The pilot layoffs do not require approval from a New York bankruptcy judge. The 400 furloughs are allowed under the existing contract between Northwest and the Air Line Pilots Association (ALPA).

Even before Northwest sought bankruptcy protection Wednesday, it planned to reduce its flight capacity -- especially in domestic markets where it faces intense competition from low-fare carriers.

In a hot-line message Thursday evening, the pilots union said management told pilot union leaders that the hours flown by Northwest pilots will be slashed by 13 percent. The pilot layoffs will occur over eight months. Currently, there are about 5,200 Northwest pilots actively flying and 500 more on furloughs.

Northwest could ask the bankruptcy judge to impose lower wages and alter work rules for a few months. But the airline chose not to take that step in its initial filings.

"We want to reach consensual agreements with our unions," Northwest spokesman Bill Mellon said Thursday. "However, we need to reach these agreements as soon as possible."

Northwest has raised its companywide labor concessionary goal to $1.4 billion, up from $1.1 billion set in late March.

"We are expecting a dramatic increase in the company's cost-cutting target," DePace said. He did not disclose a new target amount Thursday, because he said he wants Northwest to put its numbers in writing.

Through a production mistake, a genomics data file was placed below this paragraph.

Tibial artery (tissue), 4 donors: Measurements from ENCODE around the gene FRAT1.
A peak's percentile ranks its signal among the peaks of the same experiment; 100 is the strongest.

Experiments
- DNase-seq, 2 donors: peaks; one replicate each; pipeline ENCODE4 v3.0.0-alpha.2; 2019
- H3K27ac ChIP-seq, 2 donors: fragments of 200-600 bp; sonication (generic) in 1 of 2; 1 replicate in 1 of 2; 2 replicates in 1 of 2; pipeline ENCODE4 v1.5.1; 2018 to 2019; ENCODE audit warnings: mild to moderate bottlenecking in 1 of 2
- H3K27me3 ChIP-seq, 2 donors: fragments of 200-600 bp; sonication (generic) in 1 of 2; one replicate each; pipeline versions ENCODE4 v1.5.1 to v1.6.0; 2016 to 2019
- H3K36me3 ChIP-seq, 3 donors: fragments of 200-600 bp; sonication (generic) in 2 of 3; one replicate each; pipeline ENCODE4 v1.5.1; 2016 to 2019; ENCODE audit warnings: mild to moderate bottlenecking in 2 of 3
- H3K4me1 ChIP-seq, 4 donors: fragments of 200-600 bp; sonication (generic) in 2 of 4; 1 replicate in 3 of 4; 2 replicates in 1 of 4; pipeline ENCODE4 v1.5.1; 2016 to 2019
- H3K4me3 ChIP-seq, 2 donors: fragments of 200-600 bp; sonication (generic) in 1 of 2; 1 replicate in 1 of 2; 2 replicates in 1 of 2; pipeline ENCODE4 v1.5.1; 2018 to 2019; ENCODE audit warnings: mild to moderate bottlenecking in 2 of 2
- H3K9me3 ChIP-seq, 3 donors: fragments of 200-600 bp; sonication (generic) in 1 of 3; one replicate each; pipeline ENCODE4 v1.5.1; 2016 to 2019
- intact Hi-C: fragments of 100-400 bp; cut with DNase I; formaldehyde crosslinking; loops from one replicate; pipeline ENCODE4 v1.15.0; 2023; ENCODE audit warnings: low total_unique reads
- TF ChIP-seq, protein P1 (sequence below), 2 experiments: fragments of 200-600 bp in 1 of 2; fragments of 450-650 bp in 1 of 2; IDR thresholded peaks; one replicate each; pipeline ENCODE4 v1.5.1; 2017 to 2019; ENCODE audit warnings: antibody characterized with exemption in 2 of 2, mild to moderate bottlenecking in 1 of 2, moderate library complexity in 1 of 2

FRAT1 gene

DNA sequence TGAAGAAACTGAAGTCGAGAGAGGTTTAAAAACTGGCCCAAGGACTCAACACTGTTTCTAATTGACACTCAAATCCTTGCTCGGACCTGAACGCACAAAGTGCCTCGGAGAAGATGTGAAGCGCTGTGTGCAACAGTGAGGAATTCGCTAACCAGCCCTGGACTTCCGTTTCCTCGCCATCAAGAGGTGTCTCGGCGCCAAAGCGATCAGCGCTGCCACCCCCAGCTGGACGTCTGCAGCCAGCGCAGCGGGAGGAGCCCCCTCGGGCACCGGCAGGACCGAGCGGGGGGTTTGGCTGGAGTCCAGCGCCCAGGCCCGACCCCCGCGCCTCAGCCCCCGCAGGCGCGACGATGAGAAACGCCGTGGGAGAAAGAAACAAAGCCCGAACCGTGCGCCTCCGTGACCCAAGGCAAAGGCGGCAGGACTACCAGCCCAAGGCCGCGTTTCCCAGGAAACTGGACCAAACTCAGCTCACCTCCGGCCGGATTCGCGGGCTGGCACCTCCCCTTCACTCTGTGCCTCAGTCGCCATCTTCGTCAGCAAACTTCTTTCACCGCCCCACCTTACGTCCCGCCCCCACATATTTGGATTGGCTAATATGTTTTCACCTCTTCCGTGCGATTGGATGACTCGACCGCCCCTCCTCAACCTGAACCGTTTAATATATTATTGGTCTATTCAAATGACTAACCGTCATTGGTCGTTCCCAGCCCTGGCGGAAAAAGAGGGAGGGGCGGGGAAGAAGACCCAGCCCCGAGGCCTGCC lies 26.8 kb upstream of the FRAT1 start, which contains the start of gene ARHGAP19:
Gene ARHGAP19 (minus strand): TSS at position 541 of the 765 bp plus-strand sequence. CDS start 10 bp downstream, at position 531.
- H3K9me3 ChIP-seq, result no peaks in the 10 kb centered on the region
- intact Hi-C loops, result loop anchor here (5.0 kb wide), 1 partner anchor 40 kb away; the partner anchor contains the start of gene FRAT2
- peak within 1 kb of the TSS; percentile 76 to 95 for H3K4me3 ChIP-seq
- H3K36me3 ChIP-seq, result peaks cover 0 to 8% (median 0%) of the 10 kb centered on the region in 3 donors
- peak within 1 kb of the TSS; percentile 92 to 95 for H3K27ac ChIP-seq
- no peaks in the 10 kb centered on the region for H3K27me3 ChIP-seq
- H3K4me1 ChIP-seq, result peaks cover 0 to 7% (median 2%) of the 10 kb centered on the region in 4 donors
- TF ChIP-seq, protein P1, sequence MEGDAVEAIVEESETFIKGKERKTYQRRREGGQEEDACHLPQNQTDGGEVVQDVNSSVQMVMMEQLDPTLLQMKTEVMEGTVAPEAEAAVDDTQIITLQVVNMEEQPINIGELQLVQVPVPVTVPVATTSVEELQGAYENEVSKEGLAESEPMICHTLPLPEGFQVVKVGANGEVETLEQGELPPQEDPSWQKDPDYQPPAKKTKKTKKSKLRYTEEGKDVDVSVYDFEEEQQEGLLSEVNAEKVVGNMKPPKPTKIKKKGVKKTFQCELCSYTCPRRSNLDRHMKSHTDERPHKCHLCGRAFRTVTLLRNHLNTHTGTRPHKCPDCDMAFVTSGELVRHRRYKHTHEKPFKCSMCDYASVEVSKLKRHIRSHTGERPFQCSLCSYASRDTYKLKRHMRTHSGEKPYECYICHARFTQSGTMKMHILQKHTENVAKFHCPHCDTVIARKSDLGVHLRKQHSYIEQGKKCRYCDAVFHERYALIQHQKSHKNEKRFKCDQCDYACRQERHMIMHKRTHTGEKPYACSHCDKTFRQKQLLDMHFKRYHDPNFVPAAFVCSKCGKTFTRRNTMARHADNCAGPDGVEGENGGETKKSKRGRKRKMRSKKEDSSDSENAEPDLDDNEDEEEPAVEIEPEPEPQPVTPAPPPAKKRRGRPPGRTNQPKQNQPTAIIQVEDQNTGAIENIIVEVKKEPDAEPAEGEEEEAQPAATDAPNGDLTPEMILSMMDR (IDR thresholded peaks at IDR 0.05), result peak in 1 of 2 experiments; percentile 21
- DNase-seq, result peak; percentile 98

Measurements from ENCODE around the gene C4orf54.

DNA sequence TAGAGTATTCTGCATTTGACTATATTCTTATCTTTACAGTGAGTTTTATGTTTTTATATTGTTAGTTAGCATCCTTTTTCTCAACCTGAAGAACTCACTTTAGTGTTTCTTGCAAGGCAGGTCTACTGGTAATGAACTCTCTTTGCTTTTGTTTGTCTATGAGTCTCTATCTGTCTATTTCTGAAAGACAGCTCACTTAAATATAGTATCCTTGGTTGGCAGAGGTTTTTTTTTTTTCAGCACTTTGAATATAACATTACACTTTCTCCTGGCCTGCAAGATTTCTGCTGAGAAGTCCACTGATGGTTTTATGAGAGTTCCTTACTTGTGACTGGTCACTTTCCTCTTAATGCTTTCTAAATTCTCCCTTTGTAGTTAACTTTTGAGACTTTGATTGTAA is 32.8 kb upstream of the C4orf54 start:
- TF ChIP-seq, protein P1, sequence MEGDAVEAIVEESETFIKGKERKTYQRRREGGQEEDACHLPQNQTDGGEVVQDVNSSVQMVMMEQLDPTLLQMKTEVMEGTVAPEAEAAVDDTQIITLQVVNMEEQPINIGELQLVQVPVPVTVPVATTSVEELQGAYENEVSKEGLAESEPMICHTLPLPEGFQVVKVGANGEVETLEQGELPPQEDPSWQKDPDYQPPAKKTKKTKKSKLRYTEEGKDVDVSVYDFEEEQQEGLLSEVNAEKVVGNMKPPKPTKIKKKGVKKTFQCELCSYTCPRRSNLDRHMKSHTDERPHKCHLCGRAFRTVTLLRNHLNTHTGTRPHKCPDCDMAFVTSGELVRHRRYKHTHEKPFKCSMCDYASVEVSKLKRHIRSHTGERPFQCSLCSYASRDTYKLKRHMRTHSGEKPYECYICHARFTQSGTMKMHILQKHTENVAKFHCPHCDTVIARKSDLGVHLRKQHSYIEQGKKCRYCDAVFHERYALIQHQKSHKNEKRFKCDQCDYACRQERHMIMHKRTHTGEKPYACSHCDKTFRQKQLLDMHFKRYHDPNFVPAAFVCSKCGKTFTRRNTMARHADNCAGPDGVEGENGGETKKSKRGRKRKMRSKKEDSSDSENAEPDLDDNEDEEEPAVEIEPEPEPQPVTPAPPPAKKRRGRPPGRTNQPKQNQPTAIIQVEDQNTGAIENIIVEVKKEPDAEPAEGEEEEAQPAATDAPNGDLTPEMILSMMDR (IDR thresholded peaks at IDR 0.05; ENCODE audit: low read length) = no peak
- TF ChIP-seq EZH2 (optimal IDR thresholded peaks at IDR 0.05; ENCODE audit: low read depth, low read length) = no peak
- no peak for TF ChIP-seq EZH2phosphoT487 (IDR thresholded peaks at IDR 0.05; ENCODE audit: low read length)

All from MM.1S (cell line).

Previously, union members for the IAM had been asked for $107 million in annual concessions, but that figure will now be higher as Northwest seeks deeper cutbacks in bankruptcy.

"They'll up the ante because they now have the bankruptcy judge behind them," DePace said.

While Northwest management has sought concessions over the past two years, many Northwest union employees and some consumers have complained about the compensation of Northwest executives.

In Northwest's initial filing, it asked the court to preserve an incentive program for key employees and senior management. It put the pricetag for all of the incentive plans at $20 million.

In other news, Fitch Ratings on Thursday downgraded its bond-rating outlook for Minneapolis-St. Paul International Airport to "negative" from "stable."

Northwest could seek to reduce the rent it pays at the airport. In the Twin Cities, Northwest had been expected to pay about $113.6 million in rent and landing fees. In addition, it was expected to generate $52.7 million in passenger facility charges.

Shares of Northwest plunged 99 cents, or almost 53 percent, Thursday to close at 88 cents.
 

Pedro

Not too happy...
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I second that one, I know a lot of great people that work at NWA.
 

Av8rPHX

The Dude abides...
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enough
I echo the sentiments on here. I wish my friends and everyone at the red tails the best of luck. Its going to be a long road ahead.
 

320AV8R

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In Northwest's initial filing, it asked the court to preserve an incentive program for key employees and senior management. It put the pricetag for all of the incentive plans at $20 million.

Oh boy.......these tools treat their employees like sh!t, run the company into the ground, ask everybody else for massive pay and benefit reductions........and they want to keep their executive pay, benefits and perks. It only costs $20 million.